I have just read a fascinating memoir. The writer is a novelist and essayist in her own right, but in this book she concentrates on her own life and the way it was (mostly adversely) affected by the machinations of a manipulative very much older man, who twisted her thinking and her perceptions of herself in ways that tainted her life for years and years, even though she only lived with him for a year before he unceremoniously tossed her out.
It wasn't until her own daughter (from a later marriage) was 18 that she really confronted what had been done to her, "the dark side of the Pygmalion myth" as another woman writer remarked.
There is no doubt that her account keeps as close as a memoir can to the truth - she had the man's letters, and carbon copies of her replies to remind her of his manipulations, after all. And since her memoir was published, there has been evidence that she wasn't the only 18 year old that was prey to this man's colossal arrogance and ego. (He was 53 when they met).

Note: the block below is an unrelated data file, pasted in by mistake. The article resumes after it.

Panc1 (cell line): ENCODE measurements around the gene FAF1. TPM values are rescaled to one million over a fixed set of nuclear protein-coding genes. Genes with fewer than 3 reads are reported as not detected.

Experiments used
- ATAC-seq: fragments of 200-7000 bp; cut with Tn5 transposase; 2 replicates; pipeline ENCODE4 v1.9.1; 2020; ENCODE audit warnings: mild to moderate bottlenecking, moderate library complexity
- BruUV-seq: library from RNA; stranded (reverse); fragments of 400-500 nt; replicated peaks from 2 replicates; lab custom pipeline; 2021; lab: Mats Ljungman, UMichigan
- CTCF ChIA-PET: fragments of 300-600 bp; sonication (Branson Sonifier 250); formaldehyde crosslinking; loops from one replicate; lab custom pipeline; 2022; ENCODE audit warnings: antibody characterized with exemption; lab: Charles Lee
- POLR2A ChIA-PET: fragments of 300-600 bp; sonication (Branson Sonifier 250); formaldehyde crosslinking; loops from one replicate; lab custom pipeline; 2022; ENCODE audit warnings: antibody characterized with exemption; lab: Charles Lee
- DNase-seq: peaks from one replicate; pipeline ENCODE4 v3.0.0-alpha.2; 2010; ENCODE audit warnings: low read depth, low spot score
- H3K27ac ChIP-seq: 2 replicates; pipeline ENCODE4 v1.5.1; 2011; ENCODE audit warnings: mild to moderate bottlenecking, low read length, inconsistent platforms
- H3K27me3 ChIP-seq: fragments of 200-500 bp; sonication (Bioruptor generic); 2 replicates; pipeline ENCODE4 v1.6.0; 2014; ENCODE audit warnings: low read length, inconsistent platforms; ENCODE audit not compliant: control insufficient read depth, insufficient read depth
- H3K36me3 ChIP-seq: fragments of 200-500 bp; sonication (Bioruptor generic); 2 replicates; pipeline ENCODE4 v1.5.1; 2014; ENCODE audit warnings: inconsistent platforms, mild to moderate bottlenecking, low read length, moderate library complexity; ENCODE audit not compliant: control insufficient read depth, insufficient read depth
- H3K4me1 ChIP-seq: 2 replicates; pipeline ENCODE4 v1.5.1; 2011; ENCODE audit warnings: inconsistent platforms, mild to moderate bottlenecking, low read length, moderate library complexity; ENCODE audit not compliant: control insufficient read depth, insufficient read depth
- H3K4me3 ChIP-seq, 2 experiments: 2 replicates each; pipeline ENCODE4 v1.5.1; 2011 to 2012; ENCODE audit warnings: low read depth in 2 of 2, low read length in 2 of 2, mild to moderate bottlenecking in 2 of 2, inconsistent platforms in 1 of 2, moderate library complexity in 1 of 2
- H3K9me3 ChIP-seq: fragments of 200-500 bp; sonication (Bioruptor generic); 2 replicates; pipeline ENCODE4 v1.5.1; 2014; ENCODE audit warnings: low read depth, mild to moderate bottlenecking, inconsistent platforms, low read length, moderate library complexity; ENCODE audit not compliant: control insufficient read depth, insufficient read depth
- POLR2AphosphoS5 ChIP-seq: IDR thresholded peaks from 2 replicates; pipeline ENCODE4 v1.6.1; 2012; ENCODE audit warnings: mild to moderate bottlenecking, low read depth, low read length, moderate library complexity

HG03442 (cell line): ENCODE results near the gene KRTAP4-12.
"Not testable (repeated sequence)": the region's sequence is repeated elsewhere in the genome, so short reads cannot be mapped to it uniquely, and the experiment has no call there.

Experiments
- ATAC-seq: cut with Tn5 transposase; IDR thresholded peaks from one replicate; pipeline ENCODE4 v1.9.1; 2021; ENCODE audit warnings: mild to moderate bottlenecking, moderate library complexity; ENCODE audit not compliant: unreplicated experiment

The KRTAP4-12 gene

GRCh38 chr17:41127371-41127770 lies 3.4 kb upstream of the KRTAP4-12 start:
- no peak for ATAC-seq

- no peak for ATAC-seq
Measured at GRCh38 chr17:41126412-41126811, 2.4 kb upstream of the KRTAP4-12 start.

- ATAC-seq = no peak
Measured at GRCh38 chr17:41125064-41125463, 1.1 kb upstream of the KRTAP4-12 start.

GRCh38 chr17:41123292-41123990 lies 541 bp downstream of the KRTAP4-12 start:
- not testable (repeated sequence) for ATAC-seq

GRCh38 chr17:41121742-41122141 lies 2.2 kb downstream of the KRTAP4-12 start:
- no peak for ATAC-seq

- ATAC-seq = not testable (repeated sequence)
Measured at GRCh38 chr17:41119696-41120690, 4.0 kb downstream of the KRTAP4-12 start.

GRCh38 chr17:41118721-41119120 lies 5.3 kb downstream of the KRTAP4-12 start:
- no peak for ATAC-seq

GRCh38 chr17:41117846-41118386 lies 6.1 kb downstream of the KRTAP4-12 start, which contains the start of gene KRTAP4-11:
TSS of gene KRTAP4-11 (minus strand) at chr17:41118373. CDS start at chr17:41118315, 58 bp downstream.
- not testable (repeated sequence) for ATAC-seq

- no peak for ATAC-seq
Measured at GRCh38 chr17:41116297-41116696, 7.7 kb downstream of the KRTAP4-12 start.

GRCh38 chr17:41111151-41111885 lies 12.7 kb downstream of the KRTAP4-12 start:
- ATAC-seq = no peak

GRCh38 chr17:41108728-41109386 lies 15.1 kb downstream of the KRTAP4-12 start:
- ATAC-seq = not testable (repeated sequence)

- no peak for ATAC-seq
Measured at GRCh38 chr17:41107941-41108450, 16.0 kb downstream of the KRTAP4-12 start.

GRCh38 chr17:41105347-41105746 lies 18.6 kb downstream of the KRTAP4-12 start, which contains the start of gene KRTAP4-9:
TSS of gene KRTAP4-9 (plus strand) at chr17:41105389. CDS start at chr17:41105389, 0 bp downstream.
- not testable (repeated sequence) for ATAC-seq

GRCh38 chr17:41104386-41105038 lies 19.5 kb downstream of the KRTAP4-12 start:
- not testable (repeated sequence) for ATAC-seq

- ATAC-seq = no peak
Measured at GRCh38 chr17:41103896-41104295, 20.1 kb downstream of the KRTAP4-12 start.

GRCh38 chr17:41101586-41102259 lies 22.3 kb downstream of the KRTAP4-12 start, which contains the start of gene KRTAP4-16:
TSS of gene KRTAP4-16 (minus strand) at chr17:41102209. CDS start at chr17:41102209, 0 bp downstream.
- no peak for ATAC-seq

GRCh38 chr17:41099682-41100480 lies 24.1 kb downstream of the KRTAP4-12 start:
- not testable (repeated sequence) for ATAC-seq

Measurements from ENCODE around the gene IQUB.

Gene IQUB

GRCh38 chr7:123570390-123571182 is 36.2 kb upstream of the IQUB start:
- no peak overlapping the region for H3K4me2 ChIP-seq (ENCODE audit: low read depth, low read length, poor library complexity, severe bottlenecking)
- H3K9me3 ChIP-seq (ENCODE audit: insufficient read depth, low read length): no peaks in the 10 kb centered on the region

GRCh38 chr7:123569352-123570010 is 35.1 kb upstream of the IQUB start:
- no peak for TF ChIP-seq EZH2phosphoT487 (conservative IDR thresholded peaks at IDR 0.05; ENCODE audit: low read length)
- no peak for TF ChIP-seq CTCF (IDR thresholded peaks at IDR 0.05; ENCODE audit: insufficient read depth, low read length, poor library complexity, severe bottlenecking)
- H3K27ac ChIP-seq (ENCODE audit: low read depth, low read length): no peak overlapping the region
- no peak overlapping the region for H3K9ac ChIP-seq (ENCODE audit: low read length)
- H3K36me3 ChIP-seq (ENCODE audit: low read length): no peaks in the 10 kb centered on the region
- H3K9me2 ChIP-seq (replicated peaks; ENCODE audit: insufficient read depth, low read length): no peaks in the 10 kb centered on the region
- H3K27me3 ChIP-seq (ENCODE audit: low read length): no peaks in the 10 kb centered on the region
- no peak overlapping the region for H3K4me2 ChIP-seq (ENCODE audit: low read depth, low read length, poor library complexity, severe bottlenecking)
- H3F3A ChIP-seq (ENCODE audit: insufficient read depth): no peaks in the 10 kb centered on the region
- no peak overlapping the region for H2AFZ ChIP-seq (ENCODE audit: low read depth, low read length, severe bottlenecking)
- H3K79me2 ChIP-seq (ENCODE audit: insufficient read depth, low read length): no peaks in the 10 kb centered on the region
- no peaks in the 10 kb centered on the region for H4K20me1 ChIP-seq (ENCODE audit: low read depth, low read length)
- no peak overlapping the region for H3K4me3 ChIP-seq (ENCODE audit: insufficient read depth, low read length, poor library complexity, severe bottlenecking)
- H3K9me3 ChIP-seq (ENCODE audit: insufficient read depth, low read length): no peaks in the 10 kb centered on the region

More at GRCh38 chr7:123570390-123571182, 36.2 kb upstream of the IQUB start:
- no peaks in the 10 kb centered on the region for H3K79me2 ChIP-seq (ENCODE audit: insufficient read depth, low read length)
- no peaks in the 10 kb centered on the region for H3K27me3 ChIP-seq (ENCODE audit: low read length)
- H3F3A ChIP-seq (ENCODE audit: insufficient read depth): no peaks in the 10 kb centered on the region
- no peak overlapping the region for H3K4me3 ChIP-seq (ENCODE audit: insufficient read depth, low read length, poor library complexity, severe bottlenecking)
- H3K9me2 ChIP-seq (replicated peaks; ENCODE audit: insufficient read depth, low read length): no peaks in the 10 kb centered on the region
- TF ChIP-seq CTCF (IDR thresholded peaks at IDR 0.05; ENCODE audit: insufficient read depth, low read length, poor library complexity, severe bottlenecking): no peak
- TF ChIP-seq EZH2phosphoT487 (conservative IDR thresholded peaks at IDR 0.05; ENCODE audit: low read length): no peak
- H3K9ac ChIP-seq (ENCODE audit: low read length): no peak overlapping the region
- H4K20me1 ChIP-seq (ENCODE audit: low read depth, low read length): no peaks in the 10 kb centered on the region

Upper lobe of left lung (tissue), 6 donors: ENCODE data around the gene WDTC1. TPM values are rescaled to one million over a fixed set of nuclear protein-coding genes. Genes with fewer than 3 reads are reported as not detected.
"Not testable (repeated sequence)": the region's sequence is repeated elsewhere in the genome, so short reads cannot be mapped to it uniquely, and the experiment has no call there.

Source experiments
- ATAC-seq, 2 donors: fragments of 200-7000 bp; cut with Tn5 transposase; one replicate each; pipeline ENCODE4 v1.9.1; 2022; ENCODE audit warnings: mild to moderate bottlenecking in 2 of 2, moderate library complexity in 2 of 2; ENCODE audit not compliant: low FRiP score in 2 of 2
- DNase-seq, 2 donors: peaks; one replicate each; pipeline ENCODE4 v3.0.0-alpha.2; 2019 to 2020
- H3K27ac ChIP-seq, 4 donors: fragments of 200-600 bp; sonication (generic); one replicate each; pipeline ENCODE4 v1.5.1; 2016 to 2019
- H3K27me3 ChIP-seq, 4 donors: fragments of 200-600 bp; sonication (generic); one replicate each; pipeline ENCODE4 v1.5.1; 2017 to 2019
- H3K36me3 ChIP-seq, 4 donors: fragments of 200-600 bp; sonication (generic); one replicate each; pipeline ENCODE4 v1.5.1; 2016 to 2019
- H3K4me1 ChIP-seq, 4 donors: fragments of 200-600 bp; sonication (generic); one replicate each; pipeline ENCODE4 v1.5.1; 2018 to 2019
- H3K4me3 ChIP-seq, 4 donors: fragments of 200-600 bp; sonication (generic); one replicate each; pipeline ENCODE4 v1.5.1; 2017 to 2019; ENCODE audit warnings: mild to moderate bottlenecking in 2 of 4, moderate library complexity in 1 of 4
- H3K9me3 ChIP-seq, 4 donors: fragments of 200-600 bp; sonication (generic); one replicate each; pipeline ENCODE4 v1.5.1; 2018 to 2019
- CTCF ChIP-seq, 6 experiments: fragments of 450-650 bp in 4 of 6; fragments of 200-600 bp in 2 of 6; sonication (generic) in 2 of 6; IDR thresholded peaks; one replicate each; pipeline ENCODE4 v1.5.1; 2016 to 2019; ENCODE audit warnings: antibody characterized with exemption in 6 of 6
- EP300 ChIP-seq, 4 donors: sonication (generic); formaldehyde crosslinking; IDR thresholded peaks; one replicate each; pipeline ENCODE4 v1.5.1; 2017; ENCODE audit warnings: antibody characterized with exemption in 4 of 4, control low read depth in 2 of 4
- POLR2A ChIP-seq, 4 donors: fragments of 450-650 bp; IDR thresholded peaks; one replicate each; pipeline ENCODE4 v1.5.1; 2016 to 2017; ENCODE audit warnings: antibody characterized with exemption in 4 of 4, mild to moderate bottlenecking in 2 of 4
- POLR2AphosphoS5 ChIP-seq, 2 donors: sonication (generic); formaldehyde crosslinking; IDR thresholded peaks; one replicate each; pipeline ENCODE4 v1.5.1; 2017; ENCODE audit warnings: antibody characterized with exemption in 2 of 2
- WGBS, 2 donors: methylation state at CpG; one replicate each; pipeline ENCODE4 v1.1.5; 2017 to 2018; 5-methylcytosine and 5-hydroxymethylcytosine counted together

Yet, when she published her memoir, many people villified her for making such things public. The man was known to be intensely reclusive, hating publicity of any kind. She was attacked in the media, brutally, for daring to write the memoir.
So what do you think? Does a writer have a right to tell the story of her own life, even if those she writes about don't come off very well in the account?